Carpal tunnel syndrome is one of the most commonly reported work-related injuries. According to the Cleveland Clinic, it results from compression of the median nerve at the wrist and can cause symptoms of weakness, tingling and numbness of the hand, especially the first three fingers.
CTS is a repetitive stress injury that frequently affects people who work on assembly lines or use vibratory tools. Office workers may also be at risk. Carpal tunnel syndrome develops slowly, but there are ways that a worker in any profession may be able to prevent it.
Avoid cold temperatures
It is not entirely clear why, but exposure to cold can make symptoms of carpal tunnel syndrome worse. If it is not possible to modify the temperature of the work environment, wearing gloves can help protect from the cold.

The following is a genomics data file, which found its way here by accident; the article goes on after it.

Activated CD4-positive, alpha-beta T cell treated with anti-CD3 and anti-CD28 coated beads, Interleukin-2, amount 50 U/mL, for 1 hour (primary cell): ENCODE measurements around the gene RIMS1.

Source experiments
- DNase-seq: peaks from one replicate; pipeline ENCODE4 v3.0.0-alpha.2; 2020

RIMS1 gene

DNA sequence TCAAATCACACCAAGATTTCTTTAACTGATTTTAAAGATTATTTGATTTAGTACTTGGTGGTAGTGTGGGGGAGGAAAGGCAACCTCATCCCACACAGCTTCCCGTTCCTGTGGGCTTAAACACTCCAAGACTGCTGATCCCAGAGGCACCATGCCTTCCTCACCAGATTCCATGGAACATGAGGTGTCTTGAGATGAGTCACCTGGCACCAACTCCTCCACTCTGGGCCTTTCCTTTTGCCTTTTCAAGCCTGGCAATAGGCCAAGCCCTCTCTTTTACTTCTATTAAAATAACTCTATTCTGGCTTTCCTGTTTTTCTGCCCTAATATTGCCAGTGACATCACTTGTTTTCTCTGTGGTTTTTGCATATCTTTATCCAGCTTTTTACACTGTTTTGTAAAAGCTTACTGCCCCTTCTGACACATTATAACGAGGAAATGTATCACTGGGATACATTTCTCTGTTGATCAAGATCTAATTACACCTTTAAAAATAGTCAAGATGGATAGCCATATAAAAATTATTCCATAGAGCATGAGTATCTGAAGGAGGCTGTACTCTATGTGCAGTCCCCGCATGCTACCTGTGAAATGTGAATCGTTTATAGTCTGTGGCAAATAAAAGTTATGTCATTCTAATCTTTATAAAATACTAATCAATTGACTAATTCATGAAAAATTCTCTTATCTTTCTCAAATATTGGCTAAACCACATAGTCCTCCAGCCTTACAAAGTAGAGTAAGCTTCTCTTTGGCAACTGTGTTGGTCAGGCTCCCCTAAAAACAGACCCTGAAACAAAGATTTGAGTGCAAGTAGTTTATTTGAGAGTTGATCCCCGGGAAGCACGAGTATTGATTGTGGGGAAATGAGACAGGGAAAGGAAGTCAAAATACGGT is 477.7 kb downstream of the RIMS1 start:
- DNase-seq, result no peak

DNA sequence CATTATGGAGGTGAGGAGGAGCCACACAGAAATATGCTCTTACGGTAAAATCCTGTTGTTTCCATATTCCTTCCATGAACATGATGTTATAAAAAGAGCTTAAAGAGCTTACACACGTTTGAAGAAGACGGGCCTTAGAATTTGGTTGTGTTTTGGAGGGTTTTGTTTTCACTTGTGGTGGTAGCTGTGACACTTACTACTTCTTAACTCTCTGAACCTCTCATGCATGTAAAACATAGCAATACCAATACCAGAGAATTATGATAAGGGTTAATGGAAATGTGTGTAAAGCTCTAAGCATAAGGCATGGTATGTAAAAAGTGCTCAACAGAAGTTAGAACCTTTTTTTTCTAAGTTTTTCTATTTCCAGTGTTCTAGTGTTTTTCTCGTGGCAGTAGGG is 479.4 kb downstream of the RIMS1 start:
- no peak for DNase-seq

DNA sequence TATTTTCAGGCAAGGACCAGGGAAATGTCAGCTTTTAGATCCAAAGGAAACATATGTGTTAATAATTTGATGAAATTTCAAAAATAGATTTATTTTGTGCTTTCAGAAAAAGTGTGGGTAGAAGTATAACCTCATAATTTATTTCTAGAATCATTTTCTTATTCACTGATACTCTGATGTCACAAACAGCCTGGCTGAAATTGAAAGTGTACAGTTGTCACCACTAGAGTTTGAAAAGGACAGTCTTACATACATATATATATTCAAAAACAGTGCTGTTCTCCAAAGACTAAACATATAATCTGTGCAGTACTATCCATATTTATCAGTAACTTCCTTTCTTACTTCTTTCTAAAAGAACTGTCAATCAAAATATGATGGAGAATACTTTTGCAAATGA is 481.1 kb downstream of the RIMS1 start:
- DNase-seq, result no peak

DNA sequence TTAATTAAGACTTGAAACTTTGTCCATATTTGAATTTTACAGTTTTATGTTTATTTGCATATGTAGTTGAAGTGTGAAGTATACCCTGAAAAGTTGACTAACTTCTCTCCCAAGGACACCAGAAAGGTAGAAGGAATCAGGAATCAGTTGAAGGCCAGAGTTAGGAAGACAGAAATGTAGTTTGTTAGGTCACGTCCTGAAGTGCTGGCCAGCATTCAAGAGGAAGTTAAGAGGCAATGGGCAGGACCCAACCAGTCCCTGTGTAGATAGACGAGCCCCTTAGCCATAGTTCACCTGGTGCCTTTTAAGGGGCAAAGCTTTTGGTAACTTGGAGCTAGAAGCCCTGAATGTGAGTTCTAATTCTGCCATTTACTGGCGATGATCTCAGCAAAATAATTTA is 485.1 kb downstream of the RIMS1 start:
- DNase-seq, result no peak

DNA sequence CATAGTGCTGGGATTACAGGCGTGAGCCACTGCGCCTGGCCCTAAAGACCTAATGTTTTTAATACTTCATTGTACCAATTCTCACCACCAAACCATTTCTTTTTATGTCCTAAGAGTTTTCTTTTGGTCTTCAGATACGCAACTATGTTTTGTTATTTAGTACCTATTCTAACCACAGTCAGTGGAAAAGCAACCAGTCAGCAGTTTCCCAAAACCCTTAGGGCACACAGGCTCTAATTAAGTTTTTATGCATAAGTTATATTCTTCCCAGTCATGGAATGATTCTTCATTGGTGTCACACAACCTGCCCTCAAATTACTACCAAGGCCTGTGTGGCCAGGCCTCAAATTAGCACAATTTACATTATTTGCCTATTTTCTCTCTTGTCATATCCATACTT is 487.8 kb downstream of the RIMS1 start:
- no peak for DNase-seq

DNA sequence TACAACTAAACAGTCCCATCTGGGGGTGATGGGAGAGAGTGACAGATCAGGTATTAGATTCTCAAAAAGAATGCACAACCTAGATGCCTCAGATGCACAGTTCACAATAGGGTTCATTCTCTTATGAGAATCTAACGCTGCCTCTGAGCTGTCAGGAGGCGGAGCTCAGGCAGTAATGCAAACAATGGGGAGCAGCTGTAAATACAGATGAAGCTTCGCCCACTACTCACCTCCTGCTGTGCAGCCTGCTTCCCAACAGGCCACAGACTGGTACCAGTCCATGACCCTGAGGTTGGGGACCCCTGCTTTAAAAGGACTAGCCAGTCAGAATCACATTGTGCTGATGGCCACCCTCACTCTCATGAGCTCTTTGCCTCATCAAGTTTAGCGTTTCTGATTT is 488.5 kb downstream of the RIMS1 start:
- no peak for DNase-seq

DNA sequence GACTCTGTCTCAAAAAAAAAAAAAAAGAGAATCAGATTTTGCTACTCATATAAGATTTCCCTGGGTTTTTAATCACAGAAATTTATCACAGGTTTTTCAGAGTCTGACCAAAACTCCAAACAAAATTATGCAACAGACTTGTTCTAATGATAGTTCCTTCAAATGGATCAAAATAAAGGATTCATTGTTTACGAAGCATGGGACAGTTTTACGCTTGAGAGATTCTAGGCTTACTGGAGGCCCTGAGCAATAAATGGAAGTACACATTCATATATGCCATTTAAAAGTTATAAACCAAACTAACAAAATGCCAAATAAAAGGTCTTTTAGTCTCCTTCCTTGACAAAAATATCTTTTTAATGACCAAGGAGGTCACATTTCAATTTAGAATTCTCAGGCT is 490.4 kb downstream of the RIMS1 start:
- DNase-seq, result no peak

Take frequent breaks
Resting the hands from repetitive activities helps to relieve the stress on the tissues of the carpal tunnel. Frequent, short breaks during which one takes the opportunity to shake out one’s hands can help.
Not all studies show that exercising the hands helps to relieve or prevent carpal tunnel syndrome. WebMD recommends that patients try exercises in addition to other treatments and preventative measures.
Changes to the workspace can make it more ergonomic, and therefore less likely to cause injury. As it relates to a computer workstation, for example, workers should arrange it so that the wrists do not need to bend in either direction to reach the keyboard and that everything that one uses during the day is within easy reach.